OREANDA-NEWS. Three loan defaults pushed the trailing 12-month (TTM) institutional leveraged loan default rate to 1.8% in April, up from 1.6% at end-March, according to Fitch Ratings. Peabody Energy's bankruptcy filing along with Vertellus Specialty's missed payment and Stallion Oilfield's small distressed debt exchange added $1.7 billion to the default tally so far in April.

The metals/mining sector rate rose to 29%, up from 25% at end-March, while the coal subsector rate rose to 57% with the addition of Peabody's $1.2 billion term loan. The loan default rates for energy and the E&P subsector will likely close April at 11% and 20%, respectively. Together, energy and metals/mining account for 65% of TTM volumes.

"With six consecutive months of defaults totaling $1 billion or more now under its belt, the institutional leveraged loan universe is experiencing the highest consecutive monthly default volumes since 2009-2010," said Eric Rosenthal, Senior Director of Leveraged Finance.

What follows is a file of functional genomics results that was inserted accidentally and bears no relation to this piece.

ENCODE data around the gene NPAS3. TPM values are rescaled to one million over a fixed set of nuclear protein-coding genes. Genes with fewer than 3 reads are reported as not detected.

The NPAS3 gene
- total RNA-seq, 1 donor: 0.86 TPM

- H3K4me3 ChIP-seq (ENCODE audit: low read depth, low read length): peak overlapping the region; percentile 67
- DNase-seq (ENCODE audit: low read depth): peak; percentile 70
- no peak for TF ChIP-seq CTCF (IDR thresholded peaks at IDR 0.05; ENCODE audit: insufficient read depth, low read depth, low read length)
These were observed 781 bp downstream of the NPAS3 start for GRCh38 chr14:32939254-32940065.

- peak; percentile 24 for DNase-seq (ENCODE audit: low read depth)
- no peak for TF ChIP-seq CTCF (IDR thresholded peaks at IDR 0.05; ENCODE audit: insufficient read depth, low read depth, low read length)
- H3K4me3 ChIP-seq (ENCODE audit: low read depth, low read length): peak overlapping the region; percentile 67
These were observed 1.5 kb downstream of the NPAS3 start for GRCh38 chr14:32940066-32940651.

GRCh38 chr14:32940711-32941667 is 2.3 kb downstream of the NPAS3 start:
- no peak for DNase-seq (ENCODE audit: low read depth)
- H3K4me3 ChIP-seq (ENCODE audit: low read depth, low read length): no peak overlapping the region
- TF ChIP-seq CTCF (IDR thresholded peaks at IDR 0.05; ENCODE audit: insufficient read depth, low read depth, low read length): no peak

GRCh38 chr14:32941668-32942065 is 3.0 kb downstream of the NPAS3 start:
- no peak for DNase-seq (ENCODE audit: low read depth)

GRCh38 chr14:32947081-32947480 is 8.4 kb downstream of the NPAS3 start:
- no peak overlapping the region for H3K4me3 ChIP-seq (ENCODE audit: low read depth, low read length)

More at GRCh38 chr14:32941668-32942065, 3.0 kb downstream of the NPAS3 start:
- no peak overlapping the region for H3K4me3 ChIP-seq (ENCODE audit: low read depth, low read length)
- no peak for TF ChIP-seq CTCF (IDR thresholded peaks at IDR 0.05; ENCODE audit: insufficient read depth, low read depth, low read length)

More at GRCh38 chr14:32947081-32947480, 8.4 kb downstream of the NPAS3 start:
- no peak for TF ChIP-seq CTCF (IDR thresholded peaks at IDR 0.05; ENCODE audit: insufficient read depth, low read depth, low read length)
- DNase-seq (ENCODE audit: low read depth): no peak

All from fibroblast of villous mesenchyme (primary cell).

April is also the 12th consecutive month the institutional leveraged loan universe recorded a default from the energy or metals/mining sectors -- a trend that should continue as Seventy Seven Energy's restructuring support agreement, finalized on April 19th, paves the way for a bankruptcy filing before May 26.
Fitch expects the institutional leveraged loan default rate will end 2016 at 2.5%, with energy and metals/mining contributing the most, in terms of both defaulted issuers and volume.

Despite the heightened defaults, CLO portfolio exposure to defaulted obligors remains largely manageable. Peabody Energy, April's largest default, was held by 29 of the 233 Fitch-rated CLOs, averaging 0.6% exposure.